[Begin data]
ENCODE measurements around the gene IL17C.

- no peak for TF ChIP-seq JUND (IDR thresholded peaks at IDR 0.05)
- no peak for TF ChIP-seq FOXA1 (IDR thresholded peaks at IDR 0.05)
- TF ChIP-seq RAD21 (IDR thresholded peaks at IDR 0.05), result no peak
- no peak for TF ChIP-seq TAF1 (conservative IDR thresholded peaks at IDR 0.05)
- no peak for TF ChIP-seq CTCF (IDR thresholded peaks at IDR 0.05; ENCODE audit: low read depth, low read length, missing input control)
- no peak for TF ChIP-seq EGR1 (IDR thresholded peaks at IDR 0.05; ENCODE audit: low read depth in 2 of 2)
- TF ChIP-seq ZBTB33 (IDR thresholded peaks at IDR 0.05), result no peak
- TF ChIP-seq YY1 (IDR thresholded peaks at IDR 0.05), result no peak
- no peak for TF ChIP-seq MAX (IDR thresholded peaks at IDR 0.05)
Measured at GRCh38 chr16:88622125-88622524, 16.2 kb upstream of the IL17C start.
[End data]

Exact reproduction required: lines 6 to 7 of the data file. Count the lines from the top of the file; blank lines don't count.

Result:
- no peak for TF ChIP-seq CTCF (IDR thresholded peaks at IDR 0.05; ENCODE audit: low read depth, low read length, missing input control)
- no peak for TF ChIP-seq EGR1 (IDR thresholded peaks at IDR 0.05; ENCODE audit: low read depth in 2 of 2)